Research shows that the average worker is productive for less than 3 hours per workday. Or, to put it more simply, people get tired quite quickly.

‘Inc’ reports that employees spend over an hour reading news websites, 44 minutes checking their social media, and 40 minutes talking to their colleagues about non-work stuff.

The rest of their time is spent searching for new jobs, taking smoke breaks, making calls to people, making drinks, sending messages, eating snacks, and making food.

In other words, someone who works at the office may not be more productive than someone working remotely. There are plenty of distractions (including necessary restroom breaks) for everyone.

Management needs to find ways to motivate their staff, not just punish them for minor transgressions

Productivity and drive will depend on an employee’s work ethic, motivation, and sense of purpose. Someone who loves what they do, receives fair pay, and has a supportive manager is going to move mountains—no matter if they’re at home, in the office, or at a sunny beach in a tropical location.

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Of course, this doesn’t mean that there aren’t some bad actors out there. Some workers can and do abuse the WFH system to their advantage, pretending to work while getting paid. Remote and hybrid work are great systems, so long as everyone plays by the agreed-upon rules.

These rules have to make sense. Most employees probably don’t want to be threatened for going to the restroom. Similarly, managers expect their staff to prioritize their work, not side projects, chores, and leisure activities.

If there’s a genuine issue with productivity and effort, bosses definitely need to address it. However, these requirements have to be fair and grounded. Sanctioning someone for being offline for a few minutes is neither of those things. And these bosses might soon find their most hard-working and talented employees jumping ship and sailing for greener pastures.

The author shared some more info in the comments

Here’s how the Antiwork online community reacted to the story. Many readers had useful suggestions for the worker

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c-edink avatar
Nemo
Community Member
2 months ago DotsCreated by potrace 1.15, written by Peter Selinger 2001-2017

Callcenter. 8 minute break. My team leader called me and asked why there was a hold up. I told him everything, I mean everything: as graphic as it gets, about last nights taco adventure. After four years he should know me better. He never called again.

greg90814 avatar
g90814
Community Member
2 months ago DotsCreated by potrace 1.15, written by Peter Selinger 2001-2017

"taco adventure"... thats one way to get past the BP censors 💩

Load More Replies...
amcgregor7419 avatar
Tams21
Community Member
2 months ago DotsCreated by potrace 1.15, written by Peter Selinger 2001-2017

Unfortunately, this is standard practice for Call-Center type work, they literally keep track of how much time people spend in the bathroom. It seems inhuman and I don't know how it's still legal.

emilystevens_2 avatar
𝐆𝐨𝐭𝐡𝐚𝐦-𝐏𝐚𝐧𝐝𝐚
Community Member
2 months ago DotsCreated by potrace 1.15, written by Peter Selinger 2001-2017

Keeping track of it isn't illegal. That's legal metric following. Taking action against employees for taking a bathroom break is. That's why this boss wanted to manipulate OP into taking PTO or call in. Boss was trying to use threats to get OP to punish *himself*. That way Boss can deny he tried to take action against OP. That "verbal warning" in his file probably doesn't even mention he was in the bathroom - it probably says something like "unauthorized breaks" instead. That's how unscrupulous employers try to skirt OSHA and other federal laws.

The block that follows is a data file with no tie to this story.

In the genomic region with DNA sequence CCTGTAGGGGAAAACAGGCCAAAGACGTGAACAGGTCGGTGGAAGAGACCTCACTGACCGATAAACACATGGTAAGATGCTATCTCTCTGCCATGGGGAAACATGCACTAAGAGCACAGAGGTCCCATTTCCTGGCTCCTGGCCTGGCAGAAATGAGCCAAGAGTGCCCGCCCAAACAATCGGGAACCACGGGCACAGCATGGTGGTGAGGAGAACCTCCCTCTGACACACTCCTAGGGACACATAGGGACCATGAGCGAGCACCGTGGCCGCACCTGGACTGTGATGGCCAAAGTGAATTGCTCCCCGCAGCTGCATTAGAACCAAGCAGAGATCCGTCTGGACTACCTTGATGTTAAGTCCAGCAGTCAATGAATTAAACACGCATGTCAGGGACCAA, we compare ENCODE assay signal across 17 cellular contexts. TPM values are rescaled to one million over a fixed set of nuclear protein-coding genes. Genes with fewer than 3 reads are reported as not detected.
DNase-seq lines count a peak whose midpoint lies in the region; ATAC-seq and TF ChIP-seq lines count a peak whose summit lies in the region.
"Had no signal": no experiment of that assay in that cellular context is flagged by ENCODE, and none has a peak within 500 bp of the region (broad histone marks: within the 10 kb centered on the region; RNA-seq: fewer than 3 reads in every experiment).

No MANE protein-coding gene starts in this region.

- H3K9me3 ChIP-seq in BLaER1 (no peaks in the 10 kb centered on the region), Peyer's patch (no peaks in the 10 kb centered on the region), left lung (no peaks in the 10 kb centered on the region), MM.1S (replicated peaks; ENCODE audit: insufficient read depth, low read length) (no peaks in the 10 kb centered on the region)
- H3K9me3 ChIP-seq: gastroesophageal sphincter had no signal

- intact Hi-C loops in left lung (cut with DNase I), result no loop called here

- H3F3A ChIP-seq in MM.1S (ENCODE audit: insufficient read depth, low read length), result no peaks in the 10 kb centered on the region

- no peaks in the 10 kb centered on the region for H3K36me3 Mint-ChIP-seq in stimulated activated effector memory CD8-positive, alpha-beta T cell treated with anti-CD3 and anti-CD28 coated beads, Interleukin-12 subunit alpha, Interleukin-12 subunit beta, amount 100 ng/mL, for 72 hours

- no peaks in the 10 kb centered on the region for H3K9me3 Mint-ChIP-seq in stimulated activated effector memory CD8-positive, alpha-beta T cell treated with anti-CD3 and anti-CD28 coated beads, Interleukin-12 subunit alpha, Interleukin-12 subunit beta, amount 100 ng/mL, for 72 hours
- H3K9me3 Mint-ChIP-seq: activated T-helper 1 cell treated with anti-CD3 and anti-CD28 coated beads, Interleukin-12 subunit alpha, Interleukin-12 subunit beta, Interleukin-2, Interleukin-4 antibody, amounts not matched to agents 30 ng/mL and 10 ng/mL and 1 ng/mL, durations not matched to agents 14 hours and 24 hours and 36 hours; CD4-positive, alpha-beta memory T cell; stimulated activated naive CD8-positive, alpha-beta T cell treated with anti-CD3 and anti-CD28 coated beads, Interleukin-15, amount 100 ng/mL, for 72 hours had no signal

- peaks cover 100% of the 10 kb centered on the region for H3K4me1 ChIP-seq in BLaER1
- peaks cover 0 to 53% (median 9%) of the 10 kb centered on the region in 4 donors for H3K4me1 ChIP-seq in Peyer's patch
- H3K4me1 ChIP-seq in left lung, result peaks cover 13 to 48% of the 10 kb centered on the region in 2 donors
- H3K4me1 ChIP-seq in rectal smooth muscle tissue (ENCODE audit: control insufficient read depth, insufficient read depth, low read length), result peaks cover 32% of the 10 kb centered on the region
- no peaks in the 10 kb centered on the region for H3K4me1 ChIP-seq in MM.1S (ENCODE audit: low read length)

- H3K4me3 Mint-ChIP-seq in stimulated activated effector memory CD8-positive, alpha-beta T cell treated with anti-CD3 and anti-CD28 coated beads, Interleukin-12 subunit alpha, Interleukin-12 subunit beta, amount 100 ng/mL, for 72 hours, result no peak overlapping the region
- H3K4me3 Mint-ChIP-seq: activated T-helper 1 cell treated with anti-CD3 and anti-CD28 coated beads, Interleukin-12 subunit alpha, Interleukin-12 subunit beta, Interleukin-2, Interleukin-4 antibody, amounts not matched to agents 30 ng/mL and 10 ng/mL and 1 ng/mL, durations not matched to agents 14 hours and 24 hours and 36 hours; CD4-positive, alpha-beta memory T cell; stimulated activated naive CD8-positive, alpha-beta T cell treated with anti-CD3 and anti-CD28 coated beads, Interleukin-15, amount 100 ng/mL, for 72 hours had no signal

Load More Replies...
madmcqueen avatar
Mad McQueen
Community Member
2 months ago DotsCreated by potrace 1.15, written by Peter Selinger 2001-2017

I mean if you gotta poo and take work with you then by all means maliously comply. Make sure the camera is pointed to the wall and your boss can hear everything going on. Make sure to grunt. Of course do this when you have new job set up. Tell him the job is giving you the Shiites and you are only complying to be tied to your work.

Load More Comments
c-edink avatar
Nemo
Community Member
2 months ago DotsCreated by potrace 1.15, written by Peter Selinger 2001-2017

Callcenter. 8 minute break. My team leader called me and asked why there was a hold up. I told him everything, I mean everything: as graphic as it gets, about last nights taco adventure. After four years he should know me better. He never called again.

greg90814 avatar
g90814
Community Member
2 months ago DotsCreated by potrace 1.15, written by Peter Selinger 2001-2017

"taco adventure"... thats one way to get past the BP censors 💩

Load More Replies...
amcgregor7419 avatar
Tams21
Community Member
2 months ago DotsCreated by potrace 1.15, written by Peter Selinger 2001-2017

Unfortunately, this is standard practice for Call-Center type work, they literally keep track of how much time people spend in the bathroom. It seems inhuman and I don't know how it's still legal.

emilystevens_2 avatar
𝐆𝐨𝐭𝐡𝐚𝐦-𝐏𝐚𝐧𝐝𝐚
Community Member
2 months ago DotsCreated by potrace 1.15, written by Peter Selinger 2001-2017

Keeping track of it isn't illegal. That's legal metric following. Taking action against employees for taking a bathroom break is. That's why this boss wanted to manipulate OP into taking PTO or call in. Boss was trying to use threats to get OP to punish *himself*. That way Boss can deny he tried to take action against OP. That "verbal warning" in his file probably doesn't even mention he was in the bathroom - it probably says something like "unauthorized breaks" instead. That's how unscrupulous employers try to skirt OSHA and other federal laws.

Load More Replies...
madmcqueen avatar
Mad McQueen
Community Member
2 months ago DotsCreated by potrace 1.15, written by Peter Selinger 2001-2017

I mean if you gotta poo and take work with you then by all means maliously comply. Make sure the camera is pointed to the wall and your boss can hear everything going on. Make sure to grunt. Of course do this when you have new job set up. Tell him the job is giving you the Shiites and you are only complying to be tied to your work.

Load More Comments